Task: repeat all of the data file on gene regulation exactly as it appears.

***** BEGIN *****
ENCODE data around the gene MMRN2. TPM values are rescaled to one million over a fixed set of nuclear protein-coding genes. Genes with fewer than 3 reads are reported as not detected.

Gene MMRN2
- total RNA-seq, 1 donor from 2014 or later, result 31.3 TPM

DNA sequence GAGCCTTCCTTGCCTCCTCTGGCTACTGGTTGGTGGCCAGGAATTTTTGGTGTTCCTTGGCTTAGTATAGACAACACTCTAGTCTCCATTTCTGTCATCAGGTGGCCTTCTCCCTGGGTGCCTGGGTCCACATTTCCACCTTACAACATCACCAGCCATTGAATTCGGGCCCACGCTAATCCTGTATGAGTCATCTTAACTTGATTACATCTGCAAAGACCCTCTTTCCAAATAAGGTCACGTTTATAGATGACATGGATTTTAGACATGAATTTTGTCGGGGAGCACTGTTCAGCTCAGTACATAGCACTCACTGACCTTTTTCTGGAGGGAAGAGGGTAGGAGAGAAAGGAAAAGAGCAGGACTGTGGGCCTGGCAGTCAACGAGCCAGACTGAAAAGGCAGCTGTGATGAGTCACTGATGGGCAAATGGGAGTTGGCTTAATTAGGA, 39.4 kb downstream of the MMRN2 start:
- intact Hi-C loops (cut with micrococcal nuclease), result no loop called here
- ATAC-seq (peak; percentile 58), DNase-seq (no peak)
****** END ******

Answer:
ENCODE data around the gene MMRN2. TPM values are rescaled to one million over a fixed set of nuclear protein-coding genes. Genes with fewer than 3 reads are reported as not detected.

Gene MMRN2
- total RNA-seq, 1 donor from 2014 or later, result 31.3 TPM

DNA sequence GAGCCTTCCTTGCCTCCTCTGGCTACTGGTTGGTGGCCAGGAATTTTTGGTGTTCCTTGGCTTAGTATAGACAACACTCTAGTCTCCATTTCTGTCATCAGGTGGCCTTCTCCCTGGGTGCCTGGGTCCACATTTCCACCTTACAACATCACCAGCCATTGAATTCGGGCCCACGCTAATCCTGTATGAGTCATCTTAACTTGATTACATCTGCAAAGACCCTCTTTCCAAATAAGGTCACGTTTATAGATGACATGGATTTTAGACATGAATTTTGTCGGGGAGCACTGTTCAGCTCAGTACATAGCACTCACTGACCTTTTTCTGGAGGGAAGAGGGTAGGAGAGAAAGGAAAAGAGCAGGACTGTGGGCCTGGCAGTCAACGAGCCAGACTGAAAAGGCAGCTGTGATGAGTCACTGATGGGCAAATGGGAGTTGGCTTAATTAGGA, 39.4 kb downstream of the MMRN2 start:
- intact Hi-C loops (cut with micrococcal nuclease), result no loop called here
- ATAC-seq (peak; percentile 58), DNase-seq (no peak)